Developing a Framework for the Prioritization of Infrastructure Improvements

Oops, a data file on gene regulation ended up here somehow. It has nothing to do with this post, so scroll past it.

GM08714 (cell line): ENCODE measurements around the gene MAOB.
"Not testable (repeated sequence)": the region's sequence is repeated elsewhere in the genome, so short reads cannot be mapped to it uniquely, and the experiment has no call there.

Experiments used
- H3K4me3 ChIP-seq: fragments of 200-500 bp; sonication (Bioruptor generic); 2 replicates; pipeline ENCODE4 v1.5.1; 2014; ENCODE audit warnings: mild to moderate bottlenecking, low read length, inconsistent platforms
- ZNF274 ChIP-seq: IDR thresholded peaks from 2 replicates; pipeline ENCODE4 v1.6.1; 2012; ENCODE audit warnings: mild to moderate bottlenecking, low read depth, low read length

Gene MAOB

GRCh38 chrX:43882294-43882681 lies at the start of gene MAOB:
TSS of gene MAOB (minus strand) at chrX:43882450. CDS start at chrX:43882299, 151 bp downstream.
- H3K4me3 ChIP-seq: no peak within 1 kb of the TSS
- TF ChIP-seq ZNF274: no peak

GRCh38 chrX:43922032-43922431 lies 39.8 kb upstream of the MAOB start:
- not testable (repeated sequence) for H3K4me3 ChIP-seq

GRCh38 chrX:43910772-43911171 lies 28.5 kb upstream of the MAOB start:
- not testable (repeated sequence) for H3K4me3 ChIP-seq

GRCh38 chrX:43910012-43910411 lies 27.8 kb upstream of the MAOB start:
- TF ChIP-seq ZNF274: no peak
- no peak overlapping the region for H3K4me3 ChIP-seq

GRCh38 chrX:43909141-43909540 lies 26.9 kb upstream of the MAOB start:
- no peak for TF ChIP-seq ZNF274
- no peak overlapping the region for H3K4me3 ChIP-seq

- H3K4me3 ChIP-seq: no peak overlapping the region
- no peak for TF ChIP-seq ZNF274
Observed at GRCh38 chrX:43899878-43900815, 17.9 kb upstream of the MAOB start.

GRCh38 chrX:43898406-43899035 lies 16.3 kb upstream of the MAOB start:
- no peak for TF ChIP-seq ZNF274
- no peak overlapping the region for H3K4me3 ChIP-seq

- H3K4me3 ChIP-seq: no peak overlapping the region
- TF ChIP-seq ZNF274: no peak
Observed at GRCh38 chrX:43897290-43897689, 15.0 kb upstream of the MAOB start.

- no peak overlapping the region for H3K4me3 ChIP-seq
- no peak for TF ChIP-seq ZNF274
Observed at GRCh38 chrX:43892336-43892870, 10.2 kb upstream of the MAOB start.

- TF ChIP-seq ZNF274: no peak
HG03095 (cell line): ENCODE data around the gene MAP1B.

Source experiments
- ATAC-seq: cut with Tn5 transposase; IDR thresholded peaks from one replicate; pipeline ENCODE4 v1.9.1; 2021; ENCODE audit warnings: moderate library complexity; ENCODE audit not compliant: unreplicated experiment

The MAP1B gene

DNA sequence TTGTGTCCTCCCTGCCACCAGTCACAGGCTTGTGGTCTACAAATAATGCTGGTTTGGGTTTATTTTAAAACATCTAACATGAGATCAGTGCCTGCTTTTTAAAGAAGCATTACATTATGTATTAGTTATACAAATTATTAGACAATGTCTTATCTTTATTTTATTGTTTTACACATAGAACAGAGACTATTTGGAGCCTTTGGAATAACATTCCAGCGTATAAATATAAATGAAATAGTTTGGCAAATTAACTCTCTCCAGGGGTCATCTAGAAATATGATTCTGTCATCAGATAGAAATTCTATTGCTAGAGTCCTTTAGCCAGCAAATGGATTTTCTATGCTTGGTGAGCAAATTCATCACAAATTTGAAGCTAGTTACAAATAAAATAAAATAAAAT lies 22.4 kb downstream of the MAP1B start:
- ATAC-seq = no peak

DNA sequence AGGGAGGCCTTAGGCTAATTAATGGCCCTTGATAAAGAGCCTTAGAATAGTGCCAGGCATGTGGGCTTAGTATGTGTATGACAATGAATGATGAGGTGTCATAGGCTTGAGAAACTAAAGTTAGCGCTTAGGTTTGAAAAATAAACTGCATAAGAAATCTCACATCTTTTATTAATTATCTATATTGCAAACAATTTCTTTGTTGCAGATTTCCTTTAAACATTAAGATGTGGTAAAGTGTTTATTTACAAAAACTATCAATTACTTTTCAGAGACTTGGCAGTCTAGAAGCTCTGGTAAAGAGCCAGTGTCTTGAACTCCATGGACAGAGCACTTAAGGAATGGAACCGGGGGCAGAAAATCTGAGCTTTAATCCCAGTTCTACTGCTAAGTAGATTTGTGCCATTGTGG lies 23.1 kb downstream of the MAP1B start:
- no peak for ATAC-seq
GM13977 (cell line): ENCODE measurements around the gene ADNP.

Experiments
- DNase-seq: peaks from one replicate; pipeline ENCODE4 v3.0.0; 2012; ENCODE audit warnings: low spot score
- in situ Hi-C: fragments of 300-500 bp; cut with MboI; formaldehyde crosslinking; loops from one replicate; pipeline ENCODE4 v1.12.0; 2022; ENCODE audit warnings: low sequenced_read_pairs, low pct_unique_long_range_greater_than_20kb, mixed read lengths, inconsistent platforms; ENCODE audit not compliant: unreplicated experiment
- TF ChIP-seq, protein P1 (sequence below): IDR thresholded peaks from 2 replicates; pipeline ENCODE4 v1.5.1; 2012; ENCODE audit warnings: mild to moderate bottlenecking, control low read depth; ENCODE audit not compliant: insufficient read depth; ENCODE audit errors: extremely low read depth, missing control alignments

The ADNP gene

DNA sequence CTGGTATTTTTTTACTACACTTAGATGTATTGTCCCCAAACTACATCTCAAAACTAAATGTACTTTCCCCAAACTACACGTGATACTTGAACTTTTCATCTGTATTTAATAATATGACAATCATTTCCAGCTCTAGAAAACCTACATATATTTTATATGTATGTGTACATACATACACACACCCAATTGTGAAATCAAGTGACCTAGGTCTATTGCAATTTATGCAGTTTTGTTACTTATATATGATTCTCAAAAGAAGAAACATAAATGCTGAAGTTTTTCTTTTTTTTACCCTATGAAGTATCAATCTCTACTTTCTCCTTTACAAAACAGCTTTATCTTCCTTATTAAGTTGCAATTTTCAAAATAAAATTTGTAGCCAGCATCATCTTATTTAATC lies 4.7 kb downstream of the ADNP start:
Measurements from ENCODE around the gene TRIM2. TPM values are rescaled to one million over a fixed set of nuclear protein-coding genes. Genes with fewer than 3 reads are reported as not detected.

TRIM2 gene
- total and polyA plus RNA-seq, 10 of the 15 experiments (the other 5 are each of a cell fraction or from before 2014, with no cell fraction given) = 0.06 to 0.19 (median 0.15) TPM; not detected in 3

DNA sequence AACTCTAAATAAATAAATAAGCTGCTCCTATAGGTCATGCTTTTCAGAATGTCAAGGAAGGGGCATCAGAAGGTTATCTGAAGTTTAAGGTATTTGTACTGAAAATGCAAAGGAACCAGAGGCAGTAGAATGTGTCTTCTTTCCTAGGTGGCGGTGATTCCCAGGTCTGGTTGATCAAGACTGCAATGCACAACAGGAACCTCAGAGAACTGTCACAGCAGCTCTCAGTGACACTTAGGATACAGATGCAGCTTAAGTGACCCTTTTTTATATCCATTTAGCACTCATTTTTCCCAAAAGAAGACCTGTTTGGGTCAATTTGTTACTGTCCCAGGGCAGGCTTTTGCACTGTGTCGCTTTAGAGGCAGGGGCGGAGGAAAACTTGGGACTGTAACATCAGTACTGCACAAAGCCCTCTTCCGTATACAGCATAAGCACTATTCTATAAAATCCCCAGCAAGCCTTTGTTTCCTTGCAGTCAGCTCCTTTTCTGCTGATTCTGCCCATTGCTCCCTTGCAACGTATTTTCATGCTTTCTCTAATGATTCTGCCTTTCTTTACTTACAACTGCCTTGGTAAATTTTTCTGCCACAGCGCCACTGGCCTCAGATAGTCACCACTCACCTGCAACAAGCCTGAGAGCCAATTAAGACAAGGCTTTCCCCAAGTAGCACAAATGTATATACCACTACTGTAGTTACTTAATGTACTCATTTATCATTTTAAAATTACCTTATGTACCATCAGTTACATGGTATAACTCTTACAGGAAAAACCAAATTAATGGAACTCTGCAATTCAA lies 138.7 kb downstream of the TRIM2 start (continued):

The state of transportation infrastructure in the United States has reached a critical point. When the interstate system was constructed, beginning in the late 1950s, bridges were typically designed for a fifty-year lifespan; today, the average age of a bridge is 43 years old (AASHTO 2008). Further, freight tonnage on the highways has become much higher than was originally anticipated, and continues to increase. According to the American Society of Civil Engineers (2009), 26% of bridges in the United States are classified as either structurally deficient or functionally obsolete. With so many bridges in need of replacement and the cost of a new bridge so high, short-term fixes are often applied to defer the investment in a new bridge to a later date. At the same time, bridge inspections can only be so thorough, inevitably leading to failures, such as that on I-35W in Minneapolis in 2007, or unexpected closures. When such a failure occurs on such a crucial route, the transportation network suffers under the increased strain from reduced capacity, causing increased congestion and emissions. A lot of research has been done to identify critical infrastructure to protect and prevent potential security threats (Haimes et. al. 2002, Volpe National Transportation Systems Center 2003, Haimes et. al. 2004, U.S. Department of Homeland Security 2007), while other work has been conducted on infrastructure asset management (Dicdican, Haimes and Lambert, 2004). A study by Heaslip, Louisell and Collura (2009) created a methodology for testing the resiliency of a transportation network to identify areas for improvement, specifically during a disaster. Despite this work, no research has been found that sets a framework for prioritizing bridge repair and replacement based on structural need and economic importance for hauling freight traffic.